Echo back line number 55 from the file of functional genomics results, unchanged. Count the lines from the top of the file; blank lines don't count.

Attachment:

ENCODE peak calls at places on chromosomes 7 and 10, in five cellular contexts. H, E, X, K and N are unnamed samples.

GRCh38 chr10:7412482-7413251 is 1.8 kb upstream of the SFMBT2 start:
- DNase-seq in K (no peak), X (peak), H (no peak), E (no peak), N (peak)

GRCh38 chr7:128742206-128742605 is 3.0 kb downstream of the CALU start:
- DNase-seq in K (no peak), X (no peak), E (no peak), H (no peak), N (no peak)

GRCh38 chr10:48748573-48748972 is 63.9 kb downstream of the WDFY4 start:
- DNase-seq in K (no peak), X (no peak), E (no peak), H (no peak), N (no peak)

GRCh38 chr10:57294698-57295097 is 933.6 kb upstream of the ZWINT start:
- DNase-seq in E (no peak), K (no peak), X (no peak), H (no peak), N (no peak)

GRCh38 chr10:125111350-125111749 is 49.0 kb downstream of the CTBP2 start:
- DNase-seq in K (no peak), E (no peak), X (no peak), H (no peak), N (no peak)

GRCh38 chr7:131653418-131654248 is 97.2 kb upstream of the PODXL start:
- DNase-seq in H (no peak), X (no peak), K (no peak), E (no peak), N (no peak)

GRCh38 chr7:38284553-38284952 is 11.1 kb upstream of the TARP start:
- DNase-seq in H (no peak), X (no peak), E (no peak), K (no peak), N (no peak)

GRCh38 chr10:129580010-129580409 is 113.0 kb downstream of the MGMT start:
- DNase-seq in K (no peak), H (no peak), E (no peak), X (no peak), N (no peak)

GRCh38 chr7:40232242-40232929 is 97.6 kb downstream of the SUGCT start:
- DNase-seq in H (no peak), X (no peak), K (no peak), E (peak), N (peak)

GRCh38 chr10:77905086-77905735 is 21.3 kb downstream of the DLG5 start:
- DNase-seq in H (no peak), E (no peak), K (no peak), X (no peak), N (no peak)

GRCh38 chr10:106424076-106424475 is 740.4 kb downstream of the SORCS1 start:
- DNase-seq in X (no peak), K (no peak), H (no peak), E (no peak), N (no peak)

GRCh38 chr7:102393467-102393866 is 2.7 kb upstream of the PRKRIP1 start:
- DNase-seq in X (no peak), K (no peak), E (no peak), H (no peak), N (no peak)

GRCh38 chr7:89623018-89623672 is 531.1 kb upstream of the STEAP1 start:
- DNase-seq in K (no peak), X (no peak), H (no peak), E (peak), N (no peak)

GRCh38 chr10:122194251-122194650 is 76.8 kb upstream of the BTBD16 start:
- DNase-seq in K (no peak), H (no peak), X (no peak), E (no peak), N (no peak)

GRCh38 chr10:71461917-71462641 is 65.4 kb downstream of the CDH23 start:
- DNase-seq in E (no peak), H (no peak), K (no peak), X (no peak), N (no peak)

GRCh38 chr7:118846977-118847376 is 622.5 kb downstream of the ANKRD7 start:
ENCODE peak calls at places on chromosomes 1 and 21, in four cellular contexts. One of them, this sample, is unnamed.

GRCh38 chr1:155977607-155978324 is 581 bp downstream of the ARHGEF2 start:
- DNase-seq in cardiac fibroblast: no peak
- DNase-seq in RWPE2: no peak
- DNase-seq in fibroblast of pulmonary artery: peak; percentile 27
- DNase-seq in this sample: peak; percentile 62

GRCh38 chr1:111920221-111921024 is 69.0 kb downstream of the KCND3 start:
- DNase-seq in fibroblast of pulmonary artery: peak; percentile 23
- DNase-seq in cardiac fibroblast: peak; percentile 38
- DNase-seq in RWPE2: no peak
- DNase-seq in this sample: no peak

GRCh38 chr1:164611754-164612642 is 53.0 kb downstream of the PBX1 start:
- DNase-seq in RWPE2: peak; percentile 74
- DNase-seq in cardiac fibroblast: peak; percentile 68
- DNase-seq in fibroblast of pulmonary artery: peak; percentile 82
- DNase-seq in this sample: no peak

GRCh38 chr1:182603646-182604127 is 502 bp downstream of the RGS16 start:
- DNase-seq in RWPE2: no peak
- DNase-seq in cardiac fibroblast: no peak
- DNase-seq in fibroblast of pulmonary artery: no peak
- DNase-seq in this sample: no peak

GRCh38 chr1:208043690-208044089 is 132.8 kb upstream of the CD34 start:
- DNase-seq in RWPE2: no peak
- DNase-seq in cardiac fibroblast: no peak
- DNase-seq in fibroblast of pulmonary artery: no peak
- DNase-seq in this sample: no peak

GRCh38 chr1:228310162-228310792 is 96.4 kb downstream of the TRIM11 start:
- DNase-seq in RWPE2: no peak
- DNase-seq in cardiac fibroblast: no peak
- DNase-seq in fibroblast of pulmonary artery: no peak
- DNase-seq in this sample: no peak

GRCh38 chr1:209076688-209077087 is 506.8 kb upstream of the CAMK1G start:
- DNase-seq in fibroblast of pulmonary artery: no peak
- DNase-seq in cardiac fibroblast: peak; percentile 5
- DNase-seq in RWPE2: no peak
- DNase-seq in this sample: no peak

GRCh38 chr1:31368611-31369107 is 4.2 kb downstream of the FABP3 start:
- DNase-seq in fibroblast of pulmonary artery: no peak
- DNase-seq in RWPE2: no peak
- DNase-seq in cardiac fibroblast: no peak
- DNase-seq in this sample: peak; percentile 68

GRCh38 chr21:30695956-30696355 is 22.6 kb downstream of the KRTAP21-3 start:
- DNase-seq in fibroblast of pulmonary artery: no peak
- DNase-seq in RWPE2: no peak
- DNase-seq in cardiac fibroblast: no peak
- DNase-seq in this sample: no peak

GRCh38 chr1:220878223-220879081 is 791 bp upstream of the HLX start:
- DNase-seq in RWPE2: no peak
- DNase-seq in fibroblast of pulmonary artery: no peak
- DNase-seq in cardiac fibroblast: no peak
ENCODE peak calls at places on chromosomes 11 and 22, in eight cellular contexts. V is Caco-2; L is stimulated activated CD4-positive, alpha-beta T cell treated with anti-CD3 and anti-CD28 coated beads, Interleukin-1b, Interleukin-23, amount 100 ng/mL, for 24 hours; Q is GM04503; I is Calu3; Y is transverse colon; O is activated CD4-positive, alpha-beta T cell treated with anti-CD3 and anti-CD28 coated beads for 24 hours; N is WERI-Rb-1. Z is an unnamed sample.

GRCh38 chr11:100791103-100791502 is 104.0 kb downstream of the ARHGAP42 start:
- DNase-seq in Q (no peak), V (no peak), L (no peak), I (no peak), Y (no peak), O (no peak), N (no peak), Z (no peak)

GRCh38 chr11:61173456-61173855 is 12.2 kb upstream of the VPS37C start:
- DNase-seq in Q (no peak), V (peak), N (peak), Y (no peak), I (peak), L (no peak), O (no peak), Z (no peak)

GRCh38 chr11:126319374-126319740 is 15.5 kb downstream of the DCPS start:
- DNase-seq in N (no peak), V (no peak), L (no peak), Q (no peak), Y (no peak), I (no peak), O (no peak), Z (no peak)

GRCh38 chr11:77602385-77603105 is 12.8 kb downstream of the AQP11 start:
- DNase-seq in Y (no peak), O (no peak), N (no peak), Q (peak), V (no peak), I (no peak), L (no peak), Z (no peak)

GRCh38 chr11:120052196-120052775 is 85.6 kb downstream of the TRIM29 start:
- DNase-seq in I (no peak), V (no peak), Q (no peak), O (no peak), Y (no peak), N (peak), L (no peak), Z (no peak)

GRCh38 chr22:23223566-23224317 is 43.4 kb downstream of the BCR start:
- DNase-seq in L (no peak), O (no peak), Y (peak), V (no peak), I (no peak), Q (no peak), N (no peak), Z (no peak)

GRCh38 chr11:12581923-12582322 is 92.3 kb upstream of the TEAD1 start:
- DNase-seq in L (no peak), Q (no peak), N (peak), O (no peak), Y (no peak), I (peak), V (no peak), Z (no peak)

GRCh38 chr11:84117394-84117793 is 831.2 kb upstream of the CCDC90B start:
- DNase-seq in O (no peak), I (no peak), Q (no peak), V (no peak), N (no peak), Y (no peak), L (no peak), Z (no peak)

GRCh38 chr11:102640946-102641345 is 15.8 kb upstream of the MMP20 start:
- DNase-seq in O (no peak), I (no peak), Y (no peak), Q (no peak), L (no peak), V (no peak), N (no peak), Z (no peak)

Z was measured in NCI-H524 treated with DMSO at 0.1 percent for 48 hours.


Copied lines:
- DNase-seq in RWPE2: no peak